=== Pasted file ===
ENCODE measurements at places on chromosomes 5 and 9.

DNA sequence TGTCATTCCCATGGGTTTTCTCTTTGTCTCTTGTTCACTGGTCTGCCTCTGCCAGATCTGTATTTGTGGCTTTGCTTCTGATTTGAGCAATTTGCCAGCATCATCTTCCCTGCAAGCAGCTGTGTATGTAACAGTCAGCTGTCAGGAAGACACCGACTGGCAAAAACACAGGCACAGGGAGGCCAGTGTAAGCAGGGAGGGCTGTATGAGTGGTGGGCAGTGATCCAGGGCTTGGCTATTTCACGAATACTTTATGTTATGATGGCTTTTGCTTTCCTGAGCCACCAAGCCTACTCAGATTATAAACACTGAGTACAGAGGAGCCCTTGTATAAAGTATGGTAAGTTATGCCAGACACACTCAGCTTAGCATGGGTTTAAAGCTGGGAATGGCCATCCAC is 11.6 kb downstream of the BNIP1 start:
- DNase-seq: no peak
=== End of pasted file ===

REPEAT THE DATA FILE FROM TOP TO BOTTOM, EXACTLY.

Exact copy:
ENCODE measurements at places on chromosomes 5 and 9.

DNA sequence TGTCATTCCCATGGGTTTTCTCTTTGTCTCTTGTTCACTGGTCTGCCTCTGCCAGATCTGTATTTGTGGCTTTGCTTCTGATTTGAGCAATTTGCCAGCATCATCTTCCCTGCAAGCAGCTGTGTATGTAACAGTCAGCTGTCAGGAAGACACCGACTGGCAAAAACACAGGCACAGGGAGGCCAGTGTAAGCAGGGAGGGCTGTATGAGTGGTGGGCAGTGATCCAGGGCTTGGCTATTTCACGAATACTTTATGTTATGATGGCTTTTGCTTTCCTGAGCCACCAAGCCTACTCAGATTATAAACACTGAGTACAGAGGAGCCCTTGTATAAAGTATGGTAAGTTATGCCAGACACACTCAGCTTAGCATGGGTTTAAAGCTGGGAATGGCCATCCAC is 11.6 kb downstream of the BNIP1 start:
- DNase-seq: no peak